TORONTO -- If you find yourself needing a COVID-19 test, prepare for some discomfort.

Nova Scotia’s Craig Layton took it upon himself to film the diagnostic process to share with others on Twitter.

“Oh, that doesn’t feel very good,” he says in the video, as the doctor sticks a large swab up his nose.

Fortunately, Layton tested negative, and his experience at the IWK Health Center in Halifax is now helping others get a preview of what the process looks like.

The test, as described by the New England Journal of Medicine, begins with the patient blowing their nose and tilting their head back slightly to provide the health-care practitioner easy access to the nasal passageways.

Once the patient's nose is cleared, the health-care worker inserts a long, flexible swab into the patient’s nostril to collect a sample from the depths of their sinuses.

The swab goes quite deep — all the way back to the upper part of the throat behind the nose called the nasopharynx. To ensure that the sample contains enough material, the swab must remain in place for several seconds.

Although unpleasant, widespread testing is considered one of the most effective defences against the pandemic. As testing capacity increases, more Canadians can expect to undergo the diagnostic process.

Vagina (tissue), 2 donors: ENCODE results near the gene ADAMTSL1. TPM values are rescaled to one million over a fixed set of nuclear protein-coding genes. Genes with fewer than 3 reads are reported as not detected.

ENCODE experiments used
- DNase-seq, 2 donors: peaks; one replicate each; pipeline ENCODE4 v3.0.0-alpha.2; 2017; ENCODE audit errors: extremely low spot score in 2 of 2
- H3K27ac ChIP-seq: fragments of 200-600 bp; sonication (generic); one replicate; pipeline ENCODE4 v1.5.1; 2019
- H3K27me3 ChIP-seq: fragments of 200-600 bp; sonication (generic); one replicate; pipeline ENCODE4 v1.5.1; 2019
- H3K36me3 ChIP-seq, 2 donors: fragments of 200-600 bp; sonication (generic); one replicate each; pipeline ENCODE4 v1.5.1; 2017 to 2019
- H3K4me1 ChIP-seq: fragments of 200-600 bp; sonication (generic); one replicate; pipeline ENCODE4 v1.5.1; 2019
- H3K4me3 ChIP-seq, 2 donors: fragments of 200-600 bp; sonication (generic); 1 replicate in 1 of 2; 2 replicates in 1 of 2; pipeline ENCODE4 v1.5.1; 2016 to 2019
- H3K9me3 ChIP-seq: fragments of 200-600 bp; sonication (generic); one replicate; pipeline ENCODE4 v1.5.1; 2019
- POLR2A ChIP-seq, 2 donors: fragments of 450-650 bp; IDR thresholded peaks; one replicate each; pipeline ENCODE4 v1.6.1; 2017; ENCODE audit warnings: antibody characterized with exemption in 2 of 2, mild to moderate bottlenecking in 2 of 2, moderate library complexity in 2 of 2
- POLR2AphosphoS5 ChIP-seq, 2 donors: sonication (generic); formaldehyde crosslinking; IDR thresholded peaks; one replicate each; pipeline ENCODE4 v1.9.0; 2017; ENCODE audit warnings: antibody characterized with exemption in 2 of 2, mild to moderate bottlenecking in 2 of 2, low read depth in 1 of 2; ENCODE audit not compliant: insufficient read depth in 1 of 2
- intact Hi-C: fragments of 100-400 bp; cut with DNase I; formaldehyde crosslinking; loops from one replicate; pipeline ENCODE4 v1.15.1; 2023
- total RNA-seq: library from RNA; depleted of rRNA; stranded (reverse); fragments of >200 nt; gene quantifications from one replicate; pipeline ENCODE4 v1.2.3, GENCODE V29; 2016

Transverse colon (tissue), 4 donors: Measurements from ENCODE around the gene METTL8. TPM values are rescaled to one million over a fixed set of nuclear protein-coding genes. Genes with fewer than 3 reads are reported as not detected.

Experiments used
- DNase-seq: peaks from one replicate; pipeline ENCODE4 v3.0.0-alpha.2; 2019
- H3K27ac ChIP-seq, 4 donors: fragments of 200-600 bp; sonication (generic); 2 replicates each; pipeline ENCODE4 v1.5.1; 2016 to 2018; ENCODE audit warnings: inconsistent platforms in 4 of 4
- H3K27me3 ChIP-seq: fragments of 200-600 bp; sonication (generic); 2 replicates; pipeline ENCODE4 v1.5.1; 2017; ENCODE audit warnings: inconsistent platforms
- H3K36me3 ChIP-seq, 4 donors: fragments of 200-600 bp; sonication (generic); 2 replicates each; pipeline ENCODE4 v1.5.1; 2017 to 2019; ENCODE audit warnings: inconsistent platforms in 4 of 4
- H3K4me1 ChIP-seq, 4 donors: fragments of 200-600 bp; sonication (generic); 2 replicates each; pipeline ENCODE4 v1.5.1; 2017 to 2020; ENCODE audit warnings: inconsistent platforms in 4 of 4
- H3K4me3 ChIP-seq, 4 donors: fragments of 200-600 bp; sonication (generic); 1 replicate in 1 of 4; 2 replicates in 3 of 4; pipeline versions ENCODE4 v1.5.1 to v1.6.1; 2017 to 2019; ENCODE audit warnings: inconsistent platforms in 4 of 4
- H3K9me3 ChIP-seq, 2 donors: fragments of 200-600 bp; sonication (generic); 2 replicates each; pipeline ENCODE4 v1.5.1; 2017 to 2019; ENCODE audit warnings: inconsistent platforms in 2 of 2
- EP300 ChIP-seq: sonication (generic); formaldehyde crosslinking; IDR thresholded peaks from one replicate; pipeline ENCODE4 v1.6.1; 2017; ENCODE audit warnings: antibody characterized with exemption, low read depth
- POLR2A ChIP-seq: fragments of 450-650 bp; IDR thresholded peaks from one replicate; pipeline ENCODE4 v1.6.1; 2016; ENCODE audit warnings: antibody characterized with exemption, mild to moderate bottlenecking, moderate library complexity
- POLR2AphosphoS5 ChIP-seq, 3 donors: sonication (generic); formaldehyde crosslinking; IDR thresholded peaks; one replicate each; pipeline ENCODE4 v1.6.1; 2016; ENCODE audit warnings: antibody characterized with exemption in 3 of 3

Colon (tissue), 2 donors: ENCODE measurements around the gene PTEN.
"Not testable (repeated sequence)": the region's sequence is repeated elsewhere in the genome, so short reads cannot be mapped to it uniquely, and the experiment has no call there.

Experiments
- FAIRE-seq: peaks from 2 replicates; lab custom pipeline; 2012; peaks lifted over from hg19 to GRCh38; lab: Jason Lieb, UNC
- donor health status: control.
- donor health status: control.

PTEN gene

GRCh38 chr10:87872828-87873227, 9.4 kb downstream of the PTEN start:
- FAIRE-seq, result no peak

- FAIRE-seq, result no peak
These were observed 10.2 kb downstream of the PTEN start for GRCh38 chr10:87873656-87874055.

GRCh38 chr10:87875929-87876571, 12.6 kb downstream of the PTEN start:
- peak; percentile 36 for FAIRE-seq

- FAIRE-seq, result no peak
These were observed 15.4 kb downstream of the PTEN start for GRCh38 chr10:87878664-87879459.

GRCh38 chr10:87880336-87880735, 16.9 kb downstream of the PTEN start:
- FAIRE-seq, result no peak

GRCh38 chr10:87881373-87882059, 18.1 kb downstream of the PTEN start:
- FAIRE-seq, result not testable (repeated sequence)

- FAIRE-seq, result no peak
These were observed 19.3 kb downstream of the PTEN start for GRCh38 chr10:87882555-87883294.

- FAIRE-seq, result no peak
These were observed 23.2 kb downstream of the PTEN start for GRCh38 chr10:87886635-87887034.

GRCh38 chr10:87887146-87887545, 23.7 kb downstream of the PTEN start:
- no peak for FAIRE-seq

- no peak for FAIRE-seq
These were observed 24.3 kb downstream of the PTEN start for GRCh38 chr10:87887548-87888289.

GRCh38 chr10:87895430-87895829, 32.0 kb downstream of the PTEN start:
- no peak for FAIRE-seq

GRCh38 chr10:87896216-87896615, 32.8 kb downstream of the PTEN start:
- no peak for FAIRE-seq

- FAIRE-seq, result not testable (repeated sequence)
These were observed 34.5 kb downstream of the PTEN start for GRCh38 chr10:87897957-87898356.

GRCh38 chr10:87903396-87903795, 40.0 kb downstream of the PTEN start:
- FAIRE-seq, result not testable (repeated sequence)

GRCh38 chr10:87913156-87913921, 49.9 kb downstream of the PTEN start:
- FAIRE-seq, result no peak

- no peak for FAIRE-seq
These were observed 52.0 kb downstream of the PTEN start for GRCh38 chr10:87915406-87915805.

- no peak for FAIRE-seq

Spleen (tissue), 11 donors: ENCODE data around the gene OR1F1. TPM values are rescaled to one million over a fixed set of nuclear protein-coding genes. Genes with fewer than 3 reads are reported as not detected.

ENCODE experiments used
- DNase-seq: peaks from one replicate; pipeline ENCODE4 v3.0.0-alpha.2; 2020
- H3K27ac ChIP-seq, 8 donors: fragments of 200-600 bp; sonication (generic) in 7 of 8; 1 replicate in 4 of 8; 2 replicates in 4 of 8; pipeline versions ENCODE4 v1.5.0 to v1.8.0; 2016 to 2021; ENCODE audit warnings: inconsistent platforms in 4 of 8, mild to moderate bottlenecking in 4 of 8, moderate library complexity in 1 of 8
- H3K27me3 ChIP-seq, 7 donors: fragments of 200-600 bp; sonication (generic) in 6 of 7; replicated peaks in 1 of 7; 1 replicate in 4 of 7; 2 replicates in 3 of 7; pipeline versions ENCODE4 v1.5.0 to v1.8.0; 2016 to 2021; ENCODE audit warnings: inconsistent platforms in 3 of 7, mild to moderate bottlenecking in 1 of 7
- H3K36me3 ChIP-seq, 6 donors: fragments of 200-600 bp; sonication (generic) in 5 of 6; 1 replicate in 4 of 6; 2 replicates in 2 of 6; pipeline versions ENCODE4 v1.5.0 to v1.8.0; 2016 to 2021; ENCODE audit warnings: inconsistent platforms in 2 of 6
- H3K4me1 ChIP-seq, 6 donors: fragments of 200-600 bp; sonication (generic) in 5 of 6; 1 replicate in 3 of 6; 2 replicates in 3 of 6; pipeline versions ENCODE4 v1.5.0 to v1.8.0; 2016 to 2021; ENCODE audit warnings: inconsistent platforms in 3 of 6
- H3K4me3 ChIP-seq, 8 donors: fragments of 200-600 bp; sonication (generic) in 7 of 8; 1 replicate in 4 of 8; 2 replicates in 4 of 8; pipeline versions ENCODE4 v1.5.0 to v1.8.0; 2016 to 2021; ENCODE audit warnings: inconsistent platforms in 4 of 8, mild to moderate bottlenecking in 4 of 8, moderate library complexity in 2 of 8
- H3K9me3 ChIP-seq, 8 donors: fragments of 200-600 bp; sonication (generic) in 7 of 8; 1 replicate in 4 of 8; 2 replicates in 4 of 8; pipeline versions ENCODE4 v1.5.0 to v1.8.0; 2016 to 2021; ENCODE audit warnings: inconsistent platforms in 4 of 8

More than 500,000 tests have been administered across Canada and at least 31,000 people have tested positive. Here is the provincial tally as of Friday.

Number of COVID-19 Tests administered by province

British Columbia:  59,185

Alberta: 85,502

Saskatchewan: 21,569

Manitoba: 18,349

Ontario: 136,992

Quebec: 151,510

New Brunswick: 9,134

Nova Scotia: 20,112

Prince Edward Island: 2,149

Newfoundland & Labrador: 5,370

Yukon: 841

Northwest Territories: 1,546

Nunavut: 430

Currently, tests are being prioritized for health-care workers, long-term care home residents, people with respiratory symptoms who are in need of hospitalization and anyone part of a suspected cluster of cases.

Symptoms of COVID-19 include fever, cough, sore throat, sneezing and difficulty breathing. Anyone with symptoms is strongly urged by the Public Health Agency of Canada to self-isolate for 14 days and to access the government of Canada’s self-assessment tool here.